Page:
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Helpful Tips When Drafting or Revising a Franchise Agreement


New Franchisors as well as existing franchisors may need to consider changes to their franchise agreement. Before any changes are made its important to know what your competitors are doing. In addition, franchisors need to be aware of objections to certain provisions of the current agreement, made by prospective franchisees and their attorneys.

Here are some tips for start -up franchisors that are developing a new franchise program, and existing franchisors in the process of amending their current agreement.

1. Know your competitor's franchise program. Use a spreadsheet to record the key attributes of their franchise agreements: Number of franchisees, investment range, initial fee, royalty fee, advertising fee, franchise term, renewal term, territory, training program, etc. If you feel that your franchise concept is so unique that you don't have direct competitors, consider those franchises that compare from an industry and investment standpoint.

2. For an existing franchisor facing sluggish franchise sales or a new franchisor consider adding some appeal to your franchise, that will provide an advantage over more established competitors. Perhaps your initial franchise fee could be lower, your royalty payment a percent less, a longer initial franchise term or a larger territory. The important point is to have some advantage over your competition that can help you sell franchises. As a start up franchise itís difficult enough to sell that first franchise without a prospective franchisee comparing you to a more established competitor.

3. Remember, you can always make changes to your franchise agreement and it can go either way. Some franchisors are concerned that if they change certain terms of their franchise agreement that favors current franchisees then new franchisees might get upset. My response is simple: "The first groups of franchisees were the pioneers and as such they were able to obtain more favorable terms than their successors." On the other hand, if you want to make changes that are favorable to new franchisees you will most likely need to amend prior agreements in order to keep the peace. That will depend upon the kinds of changes to be made. Be sure to measure the impact of these changes from a financial standpoint.

4. Balance the salability of your franchise with the contractual protections you require. There is a fine line between a franchise agreement that will not turn off prospective franchisees and their attorneys versus the desire of the franchisor and franchise counsel to be well protected. The term used by attorneys is "belt and suspenders" which describes contract language that is very strict and covers every possible contingency.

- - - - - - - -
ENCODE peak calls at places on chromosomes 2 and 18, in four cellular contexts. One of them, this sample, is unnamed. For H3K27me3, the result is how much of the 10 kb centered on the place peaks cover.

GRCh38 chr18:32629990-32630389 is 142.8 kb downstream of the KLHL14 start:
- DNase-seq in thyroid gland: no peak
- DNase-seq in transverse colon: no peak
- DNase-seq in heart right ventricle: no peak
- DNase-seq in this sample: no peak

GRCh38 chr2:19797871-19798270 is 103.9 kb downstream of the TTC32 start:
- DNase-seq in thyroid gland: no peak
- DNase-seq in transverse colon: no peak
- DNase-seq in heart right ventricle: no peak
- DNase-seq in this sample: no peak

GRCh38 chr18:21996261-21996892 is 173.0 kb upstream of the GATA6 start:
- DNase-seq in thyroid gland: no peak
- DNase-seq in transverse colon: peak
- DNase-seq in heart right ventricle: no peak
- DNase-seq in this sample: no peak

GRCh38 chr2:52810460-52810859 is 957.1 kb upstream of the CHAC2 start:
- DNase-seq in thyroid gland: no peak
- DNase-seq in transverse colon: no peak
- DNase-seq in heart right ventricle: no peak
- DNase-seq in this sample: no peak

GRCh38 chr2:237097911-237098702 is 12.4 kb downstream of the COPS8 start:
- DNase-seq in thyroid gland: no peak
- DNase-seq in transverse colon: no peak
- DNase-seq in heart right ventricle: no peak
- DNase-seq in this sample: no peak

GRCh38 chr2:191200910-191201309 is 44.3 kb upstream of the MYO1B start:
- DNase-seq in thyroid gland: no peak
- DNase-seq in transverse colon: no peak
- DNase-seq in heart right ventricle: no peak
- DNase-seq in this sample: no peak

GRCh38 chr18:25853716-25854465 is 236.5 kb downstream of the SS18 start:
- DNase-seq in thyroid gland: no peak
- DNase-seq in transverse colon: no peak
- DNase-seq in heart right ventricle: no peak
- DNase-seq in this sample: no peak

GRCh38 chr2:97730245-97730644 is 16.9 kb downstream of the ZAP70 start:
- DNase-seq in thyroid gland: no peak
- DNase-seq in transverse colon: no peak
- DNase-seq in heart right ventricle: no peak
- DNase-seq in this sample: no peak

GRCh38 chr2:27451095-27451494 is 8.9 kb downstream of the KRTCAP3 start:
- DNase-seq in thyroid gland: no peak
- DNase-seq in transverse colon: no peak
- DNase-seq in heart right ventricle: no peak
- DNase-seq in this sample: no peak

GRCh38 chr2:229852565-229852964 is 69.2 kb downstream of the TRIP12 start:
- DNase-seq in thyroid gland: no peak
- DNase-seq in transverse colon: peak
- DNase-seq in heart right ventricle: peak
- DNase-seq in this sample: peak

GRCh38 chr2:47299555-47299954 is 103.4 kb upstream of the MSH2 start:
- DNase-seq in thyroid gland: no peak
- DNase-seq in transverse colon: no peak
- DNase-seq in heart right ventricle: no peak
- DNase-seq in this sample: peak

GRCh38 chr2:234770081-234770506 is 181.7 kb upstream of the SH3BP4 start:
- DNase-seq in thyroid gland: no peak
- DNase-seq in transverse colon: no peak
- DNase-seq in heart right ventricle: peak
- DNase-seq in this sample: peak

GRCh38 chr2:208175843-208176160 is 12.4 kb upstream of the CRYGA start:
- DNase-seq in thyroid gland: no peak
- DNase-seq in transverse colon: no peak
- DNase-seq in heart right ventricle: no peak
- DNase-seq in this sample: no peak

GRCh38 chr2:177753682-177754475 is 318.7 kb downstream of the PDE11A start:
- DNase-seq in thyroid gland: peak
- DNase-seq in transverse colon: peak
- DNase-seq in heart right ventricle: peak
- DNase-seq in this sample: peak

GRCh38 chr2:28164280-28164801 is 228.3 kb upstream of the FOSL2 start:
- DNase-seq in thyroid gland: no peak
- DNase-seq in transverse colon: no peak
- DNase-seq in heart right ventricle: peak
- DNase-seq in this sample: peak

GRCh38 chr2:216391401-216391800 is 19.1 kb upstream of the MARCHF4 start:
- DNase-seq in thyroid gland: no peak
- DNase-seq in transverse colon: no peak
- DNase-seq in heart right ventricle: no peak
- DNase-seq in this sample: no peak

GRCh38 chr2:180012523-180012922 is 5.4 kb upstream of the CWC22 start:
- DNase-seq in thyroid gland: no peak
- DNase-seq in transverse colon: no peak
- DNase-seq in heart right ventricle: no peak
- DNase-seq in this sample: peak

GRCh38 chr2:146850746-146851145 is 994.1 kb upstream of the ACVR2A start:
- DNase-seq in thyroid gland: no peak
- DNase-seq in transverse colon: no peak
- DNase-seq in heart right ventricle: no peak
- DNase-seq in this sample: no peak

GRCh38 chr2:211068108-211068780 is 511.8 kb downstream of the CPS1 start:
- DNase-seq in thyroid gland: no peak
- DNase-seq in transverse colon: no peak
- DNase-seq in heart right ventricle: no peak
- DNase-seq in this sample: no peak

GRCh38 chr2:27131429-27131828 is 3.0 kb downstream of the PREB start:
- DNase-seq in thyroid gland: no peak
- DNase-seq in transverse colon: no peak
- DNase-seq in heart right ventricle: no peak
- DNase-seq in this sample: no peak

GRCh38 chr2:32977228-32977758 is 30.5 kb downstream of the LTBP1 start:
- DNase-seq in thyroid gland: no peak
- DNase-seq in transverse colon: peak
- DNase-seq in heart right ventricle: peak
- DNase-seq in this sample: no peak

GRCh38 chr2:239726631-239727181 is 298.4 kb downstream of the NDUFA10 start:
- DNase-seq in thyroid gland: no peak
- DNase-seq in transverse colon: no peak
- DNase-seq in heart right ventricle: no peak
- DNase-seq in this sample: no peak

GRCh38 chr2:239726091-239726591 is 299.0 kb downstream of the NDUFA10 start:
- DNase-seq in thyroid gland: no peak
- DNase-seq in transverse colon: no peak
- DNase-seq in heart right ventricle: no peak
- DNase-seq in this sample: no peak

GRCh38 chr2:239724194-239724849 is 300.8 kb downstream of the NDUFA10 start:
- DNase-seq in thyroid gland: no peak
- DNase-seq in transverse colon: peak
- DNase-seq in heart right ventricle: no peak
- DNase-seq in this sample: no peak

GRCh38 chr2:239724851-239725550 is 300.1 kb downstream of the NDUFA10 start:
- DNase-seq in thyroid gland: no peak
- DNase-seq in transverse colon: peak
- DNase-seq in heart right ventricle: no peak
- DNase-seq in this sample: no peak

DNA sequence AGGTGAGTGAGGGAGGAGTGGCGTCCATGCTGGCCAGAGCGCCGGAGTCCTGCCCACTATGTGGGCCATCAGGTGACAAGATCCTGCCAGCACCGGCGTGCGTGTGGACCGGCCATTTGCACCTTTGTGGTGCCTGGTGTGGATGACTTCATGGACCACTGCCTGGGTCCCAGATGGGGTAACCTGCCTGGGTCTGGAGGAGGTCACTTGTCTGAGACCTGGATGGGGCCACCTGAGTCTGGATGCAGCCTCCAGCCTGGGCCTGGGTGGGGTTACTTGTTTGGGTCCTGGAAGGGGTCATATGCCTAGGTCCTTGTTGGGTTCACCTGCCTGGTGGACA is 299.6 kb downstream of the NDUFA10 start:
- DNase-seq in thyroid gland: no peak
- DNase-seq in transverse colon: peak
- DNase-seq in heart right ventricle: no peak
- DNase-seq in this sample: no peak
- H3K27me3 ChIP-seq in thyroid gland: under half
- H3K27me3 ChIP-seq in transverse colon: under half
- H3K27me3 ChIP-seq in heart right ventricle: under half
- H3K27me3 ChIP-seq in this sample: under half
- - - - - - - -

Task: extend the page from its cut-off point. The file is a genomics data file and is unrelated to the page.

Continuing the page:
5. Existing franchisors should look for particular objections that continually come up. Often times the attorney representing a franchise candidate may advise them to simply walk away because of certain provisions in the franchise agreement. Most start-up franchisors make changes to their agreement after their first year, in order to achieve some balance. In some cases, this is done by "softening" certain provisions and even eliminating objectionable language. An experienced franchise attorney in combination with savvy franchisor management can achieve the proper balance to their franchise agreement.

Franchisors will need to make periodic changes to their franchise agreement. The degree of these changes will depend upon many factors. Franchisor management needs to communicate their objectives to franchise counsel and seek their advice. When management requests a "tough" franchise agreement, than the role of the franchise attorney is to fulfill that request. If there are objections by franchise candidates and their attorneys don't blame your attorney for doing their job. Franchisors need to guide franchise counsel in fulfilling their role, which is to write an agreement that protects the franchisor, as well as complying with the rules of law and will be generally acceptable.

© 2011 FranchiseKnowHow, LLC

Ed Teixeira is the President of FranchiseKnowHow, LLC. He can be reached at franchiseknowhow@gmail.com

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